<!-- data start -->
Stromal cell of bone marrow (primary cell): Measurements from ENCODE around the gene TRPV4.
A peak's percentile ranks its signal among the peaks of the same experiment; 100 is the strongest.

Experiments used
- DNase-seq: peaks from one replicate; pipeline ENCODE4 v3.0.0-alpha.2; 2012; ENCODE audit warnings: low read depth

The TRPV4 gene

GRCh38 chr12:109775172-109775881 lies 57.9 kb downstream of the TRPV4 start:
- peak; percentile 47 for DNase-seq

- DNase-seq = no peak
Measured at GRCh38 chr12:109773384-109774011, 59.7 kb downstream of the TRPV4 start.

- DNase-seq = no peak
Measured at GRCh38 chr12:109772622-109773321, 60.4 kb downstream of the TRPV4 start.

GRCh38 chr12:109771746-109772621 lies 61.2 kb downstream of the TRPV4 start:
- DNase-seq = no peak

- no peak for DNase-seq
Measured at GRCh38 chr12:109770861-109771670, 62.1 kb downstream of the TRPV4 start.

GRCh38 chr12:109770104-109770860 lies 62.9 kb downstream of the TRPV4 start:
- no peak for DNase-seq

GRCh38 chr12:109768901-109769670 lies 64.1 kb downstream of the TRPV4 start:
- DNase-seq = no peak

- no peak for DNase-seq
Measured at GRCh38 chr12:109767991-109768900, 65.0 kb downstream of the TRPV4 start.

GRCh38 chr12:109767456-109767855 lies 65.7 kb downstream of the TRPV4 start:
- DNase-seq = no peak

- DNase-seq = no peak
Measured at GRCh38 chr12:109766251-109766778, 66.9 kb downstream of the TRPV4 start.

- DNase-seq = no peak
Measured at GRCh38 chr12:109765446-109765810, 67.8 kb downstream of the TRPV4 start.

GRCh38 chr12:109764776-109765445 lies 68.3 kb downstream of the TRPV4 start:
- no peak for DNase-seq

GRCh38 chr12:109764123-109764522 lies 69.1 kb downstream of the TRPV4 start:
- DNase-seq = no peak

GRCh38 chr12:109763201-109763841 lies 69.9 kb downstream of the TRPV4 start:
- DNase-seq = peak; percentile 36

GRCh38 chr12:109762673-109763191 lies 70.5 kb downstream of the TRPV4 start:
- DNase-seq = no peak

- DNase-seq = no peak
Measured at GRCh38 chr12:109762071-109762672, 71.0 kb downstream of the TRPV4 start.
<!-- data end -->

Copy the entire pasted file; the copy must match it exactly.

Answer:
Stromal cell of bone marrow (primary cell): Measurements from ENCODE around the gene TRPV4.
A peak's percentile ranks its signal among the peaks of the same experiment; 100 is the strongest.

Experiments used
- DNase-seq: peaks from one replicate; pipeline ENCODE4 v3.0.0-alpha.2; 2012; ENCODE audit warnings: low read depth

The TRPV4 gene

GRCh38 chr12:109775172-109775881 lies 57.9 kb downstream of the TRPV4 start:
- peak; percentile 47 for DNase-seq

- DNase-seq = no peak
Measured at GRCh38 chr12:109773384-109774011, 59.7 kb downstream of the TRPV4 start.

- DNase-seq = no peak
Measured at GRCh38 chr12:109772622-109773321, 60.4 kb downstream of the TRPV4 start.

GRCh38 chr12:109771746-109772621 lies 61.2 kb downstream of the TRPV4 start:
- DNase-seq = no peak

- no peak for DNase-seq
Measured at GRCh38 chr12:109770861-109771670, 62.1 kb downstream of the TRPV4 start.

GRCh38 chr12:109770104-109770860 lies 62.9 kb downstream of the TRPV4 start:
- no peak for DNase-seq

GRCh38 chr12:109768901-109769670 lies 64.1 kb downstream of the TRPV4 start:
- DNase-seq = no peak

- no peak for DNase-seq
Measured at GRCh38 chr12:109767991-109768900, 65.0 kb downstream of the TRPV4 start.

GRCh38 chr12:109767456-109767855 lies 65.7 kb downstream of the TRPV4 start:
- DNase-seq = no peak

- DNase-seq = no peak
Measured at GRCh38 chr12:109766251-109766778, 66.9 kb downstream of the TRPV4 start.

- DNase-seq = no peak
Measured at GRCh38 chr12:109765446-109765810, 67.8 kb downstream of the TRPV4 start.

GRCh38 chr12:109764776-109765445 lies 68.3 kb downstream of the TRPV4 start:
- no peak for DNase-seq

GRCh38 chr12:109764123-109764522 lies 69.1 kb downstream of the TRPV4 start:
- DNase-seq = no peak

GRCh38 chr12:109763201-109763841 lies 69.9 kb downstream of the TRPV4 start:
- DNase-seq = peak; percentile 36

GRCh38 chr12:109762673-109763191 lies 70.5 kb downstream of the TRPV4 start:
- DNase-seq = no peak

- DNase-seq = no peak
Measured at GRCh38 chr12:109762071-109762672, 71.0 kb downstream of the TRPV4 start.